3.2.  Capability Attributes  . . . . . . . . . . . . . . . . . .  8
       3.2.1.  Media Type and Subtype Capability Attribute  . . . . .  8
       3.2.2.  The Capability Encoding Parameters Attribute . . . . .  9
       3.2.3.  The Capability Format Parameters Attribute . . . . . . 10
       3.2.4.  The Media Line Capabilities Attribute  . . . . . . . . 11
     3.3.  Extensions to the Potential Configuration Attribute  . . . 11
       3.3.1.  The Media Capability Extension to the Potential
               Configuration Attribute  . . . . . . . . . . . . . . . 11
   4.  Examples . . . . . . . . . . . . . . . . . . . . . . . . . . . 16
     4.1.  Alternative Codecs . . . . . . . . . . . . . . . . . . . . 16
     4.2.  Latent Media Streams . . . . . . . . . . . . . . . . . . . 16
   5.  IANA Considerations  . . . . . . . . . . . . . . . . . . . . . 17
   6.  Security Considerations  . . . . . . . . . . . . . . . . . . . 18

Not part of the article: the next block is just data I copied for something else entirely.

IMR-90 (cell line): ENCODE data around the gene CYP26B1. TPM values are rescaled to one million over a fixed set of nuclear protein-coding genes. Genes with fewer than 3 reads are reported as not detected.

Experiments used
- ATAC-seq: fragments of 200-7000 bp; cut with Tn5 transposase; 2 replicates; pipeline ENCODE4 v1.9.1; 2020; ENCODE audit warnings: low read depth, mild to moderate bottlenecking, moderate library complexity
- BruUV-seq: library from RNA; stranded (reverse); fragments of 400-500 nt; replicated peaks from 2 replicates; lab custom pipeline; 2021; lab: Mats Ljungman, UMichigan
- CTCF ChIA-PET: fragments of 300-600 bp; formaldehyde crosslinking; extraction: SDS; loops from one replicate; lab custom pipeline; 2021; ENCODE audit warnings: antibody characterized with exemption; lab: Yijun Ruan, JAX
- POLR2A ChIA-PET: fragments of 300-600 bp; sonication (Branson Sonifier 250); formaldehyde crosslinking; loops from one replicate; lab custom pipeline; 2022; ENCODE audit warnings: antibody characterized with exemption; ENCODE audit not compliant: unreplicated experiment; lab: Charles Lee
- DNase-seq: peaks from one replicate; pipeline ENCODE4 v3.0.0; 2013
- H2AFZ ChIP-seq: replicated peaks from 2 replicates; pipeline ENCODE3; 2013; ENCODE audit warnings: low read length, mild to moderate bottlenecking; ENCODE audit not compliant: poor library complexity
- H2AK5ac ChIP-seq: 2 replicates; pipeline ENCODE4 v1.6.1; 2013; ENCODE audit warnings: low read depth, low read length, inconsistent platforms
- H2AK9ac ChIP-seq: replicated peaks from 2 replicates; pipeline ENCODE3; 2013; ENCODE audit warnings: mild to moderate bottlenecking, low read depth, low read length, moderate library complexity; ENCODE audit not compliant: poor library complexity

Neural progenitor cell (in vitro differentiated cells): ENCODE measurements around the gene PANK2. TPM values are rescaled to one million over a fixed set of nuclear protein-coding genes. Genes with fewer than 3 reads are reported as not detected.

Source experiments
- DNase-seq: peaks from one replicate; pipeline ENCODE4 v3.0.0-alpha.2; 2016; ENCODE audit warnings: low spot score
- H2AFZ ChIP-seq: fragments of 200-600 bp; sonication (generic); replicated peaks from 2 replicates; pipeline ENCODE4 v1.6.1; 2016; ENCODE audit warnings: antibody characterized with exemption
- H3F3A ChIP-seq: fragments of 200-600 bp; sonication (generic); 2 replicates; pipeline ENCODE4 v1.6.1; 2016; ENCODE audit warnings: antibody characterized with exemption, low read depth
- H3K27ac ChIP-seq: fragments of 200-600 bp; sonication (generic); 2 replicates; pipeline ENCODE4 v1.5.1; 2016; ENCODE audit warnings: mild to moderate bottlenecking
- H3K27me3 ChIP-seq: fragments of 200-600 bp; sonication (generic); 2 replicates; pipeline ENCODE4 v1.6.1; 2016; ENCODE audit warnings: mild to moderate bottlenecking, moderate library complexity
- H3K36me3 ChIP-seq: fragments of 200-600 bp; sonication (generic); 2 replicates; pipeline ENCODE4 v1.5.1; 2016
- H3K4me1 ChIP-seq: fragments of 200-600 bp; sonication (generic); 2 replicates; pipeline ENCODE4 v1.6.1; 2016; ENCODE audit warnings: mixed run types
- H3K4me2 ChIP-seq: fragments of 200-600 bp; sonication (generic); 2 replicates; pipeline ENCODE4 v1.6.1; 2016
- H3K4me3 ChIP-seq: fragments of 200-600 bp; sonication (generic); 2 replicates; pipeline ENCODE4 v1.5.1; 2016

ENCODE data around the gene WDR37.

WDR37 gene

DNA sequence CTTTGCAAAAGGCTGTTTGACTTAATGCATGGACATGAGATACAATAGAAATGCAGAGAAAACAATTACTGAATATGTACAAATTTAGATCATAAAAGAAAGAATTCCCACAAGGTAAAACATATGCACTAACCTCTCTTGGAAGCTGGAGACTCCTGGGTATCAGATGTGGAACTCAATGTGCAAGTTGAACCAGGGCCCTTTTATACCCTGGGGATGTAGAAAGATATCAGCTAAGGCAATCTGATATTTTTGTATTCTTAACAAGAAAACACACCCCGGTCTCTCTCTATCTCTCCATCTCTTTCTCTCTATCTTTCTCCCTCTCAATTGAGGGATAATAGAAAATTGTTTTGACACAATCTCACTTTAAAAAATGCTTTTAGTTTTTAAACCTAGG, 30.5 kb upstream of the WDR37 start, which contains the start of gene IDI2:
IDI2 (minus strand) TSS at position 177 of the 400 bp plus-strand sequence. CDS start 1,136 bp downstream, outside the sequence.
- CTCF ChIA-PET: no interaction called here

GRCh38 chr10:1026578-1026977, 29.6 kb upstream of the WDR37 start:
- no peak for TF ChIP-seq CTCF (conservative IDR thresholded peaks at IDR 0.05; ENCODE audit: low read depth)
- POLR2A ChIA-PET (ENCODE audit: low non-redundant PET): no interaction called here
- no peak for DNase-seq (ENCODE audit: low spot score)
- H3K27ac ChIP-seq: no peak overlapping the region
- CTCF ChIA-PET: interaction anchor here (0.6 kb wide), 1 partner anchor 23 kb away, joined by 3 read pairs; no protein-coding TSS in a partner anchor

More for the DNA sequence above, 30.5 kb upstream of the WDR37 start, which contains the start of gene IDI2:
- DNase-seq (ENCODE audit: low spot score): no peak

7.  Acknowledgements . . . . . . . . . . . . . . . . . . . . . . . 19
   8.  Normative References . . . . . . . . . . . . . . . . . . . . . 20
   Authors' Addresses . . . . . . . . . . . . . . . . . . . . . . . . 21
   Intellectual Property and Copyright Statements . . . . . . . . . . 22


















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1.  Introduction

   Session Description Protocol (SDP) capability negotiation provides a
   general framework for negotiation capabilities in SDP[RFC4566].  The
   base framework defines only capabilities for negotiation transport